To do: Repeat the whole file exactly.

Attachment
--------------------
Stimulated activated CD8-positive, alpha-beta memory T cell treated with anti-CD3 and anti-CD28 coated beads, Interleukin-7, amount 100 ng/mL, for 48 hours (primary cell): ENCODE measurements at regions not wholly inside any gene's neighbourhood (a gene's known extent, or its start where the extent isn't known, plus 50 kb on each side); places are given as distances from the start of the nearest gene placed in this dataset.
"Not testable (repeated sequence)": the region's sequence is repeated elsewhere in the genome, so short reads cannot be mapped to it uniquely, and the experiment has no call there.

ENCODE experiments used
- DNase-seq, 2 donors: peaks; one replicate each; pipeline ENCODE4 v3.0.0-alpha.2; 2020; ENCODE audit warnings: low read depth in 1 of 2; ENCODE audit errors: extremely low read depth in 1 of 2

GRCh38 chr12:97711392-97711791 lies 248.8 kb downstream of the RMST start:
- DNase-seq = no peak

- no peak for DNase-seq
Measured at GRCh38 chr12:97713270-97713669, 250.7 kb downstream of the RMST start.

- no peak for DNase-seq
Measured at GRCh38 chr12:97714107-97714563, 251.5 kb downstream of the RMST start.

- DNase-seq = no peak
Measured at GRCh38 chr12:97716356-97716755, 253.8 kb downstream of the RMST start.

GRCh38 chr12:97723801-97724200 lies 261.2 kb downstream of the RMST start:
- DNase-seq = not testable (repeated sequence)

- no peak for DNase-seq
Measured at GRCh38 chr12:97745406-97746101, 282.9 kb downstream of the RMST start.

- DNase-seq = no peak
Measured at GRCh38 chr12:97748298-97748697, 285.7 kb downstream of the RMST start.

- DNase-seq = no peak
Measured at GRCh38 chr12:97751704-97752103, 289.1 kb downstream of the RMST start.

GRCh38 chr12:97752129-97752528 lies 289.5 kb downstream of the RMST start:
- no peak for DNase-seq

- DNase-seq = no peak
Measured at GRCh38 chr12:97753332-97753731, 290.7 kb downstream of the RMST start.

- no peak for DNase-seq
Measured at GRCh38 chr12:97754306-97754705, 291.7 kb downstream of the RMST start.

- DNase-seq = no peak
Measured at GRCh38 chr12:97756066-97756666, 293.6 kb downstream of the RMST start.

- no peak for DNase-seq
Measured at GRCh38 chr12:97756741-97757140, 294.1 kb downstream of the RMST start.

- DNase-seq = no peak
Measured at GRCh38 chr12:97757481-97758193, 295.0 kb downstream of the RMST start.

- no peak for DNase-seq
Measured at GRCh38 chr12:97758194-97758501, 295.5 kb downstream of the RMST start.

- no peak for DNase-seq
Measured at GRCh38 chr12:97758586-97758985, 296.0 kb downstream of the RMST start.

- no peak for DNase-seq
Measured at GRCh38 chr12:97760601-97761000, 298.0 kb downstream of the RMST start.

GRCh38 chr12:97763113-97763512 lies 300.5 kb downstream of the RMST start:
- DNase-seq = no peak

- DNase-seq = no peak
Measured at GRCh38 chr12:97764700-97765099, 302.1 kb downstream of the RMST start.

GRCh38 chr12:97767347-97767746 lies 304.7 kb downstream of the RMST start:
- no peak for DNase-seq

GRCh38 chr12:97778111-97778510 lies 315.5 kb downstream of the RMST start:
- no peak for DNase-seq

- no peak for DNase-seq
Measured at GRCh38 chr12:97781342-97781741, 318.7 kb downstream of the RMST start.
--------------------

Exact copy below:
Stimulated activated CD8-positive, alpha-beta memory T cell treated with anti-CD3 and anti-CD28 coated beads, Interleukin-7, amount 100 ng/mL, for 48 hours (primary cell): ENCODE measurements at regions not wholly inside any gene's neighbourhood (a gene's known extent, or its start where the extent isn't known, plus 50 kb on each side); places are given as distances from the start of the nearest gene placed in this dataset.
"Not testable (repeated sequence)": the region's sequence is repeated elsewhere in the genome, so short reads cannot be mapped to it uniquely, and the experiment has no call there.

ENCODE experiments used
- DNase-seq, 2 donors: peaks; one replicate each; pipeline ENCODE4 v3.0.0-alpha.2; 2020; ENCODE audit warnings: low read depth in 1 of 2; ENCODE audit errors: extremely low read depth in 1 of 2

GRCh38 chr12:97711392-97711791 lies 248.8 kb downstream of the RMST start:
- DNase-seq = no peak

- no peak for DNase-seq
Measured at GRCh38 chr12:97713270-97713669, 250.7 kb downstream of the RMST start.

- no peak for DNase-seq
Measured at GRCh38 chr12:97714107-97714563, 251.5 kb downstream of the RMST start.

- DNase-seq = no peak
Measured at GRCh38 chr12:97716356-97716755, 253.8 kb downstream of the RMST start.

GRCh38 chr12:97723801-97724200 lies 261.2 kb downstream of the RMST start:
- DNase-seq = not testable (repeated sequence)

- no peak for DNase-seq
Measured at GRCh38 chr12:97745406-97746101, 282.9 kb downstream of the RMST start.

- DNase-seq = no peak
Measured at GRCh38 chr12:97748298-97748697, 285.7 kb downstream of the RMST start.

- DNase-seq = no peak
Measured at GRCh38 chr12:97751704-97752103, 289.1 kb downstream of the RMST start.

GRCh38 chr12:97752129-97752528 lies 289.5 kb downstream of the RMST start:
- no peak for DNase-seq

- DNase-seq = no peak
Measured at GRCh38 chr12:97753332-97753731, 290.7 kb downstream of the RMST start.

- no peak for DNase-seq
Measured at GRCh38 chr12:97754306-97754705, 291.7 kb downstream of the RMST start.

- DNase-seq = no peak
Measured at GRCh38 chr12:97756066-97756666, 293.6 kb downstream of the RMST start.

- no peak for DNase-seq
Measured at GRCh38 chr12:97756741-97757140, 294.1 kb downstream of the RMST start.

- DNase-seq = no peak
Measured at GRCh38 chr12:97757481-97758193, 295.0 kb downstream of the RMST start.

- no peak for DNase-seq
Measured at GRCh38 chr12:97758194-97758501, 295.5 kb downstream of the RMST start.

- no peak for DNase-seq
Measured at GRCh38 chr12:97758586-97758985, 296.0 kb downstream of the RMST start.

- no peak for DNase-seq
Measured at GRCh38 chr12:97760601-97761000, 298.0 kb downstream of the RMST start.

GRCh38 chr12:97763113-97763512 lies 300.5 kb downstream of the RMST start:
- DNase-seq = no peak

- DNase-seq = no peak
Measured at GRCh38 chr12:97764700-97765099, 302.1 kb downstream of the RMST start.

GRCh38 chr12:97767347-97767746 lies 304.7 kb downstream of the RMST start:
- no peak for DNase-seq

GRCh38 chr12:97778111-97778510 lies 315.5 kb downstream of the RMST start:
- no peak for DNase-seq

- no peak for DNase-seq
Measured at GRCh38 chr12:97781342-97781741, 318.7 kb downstream of the RMST start.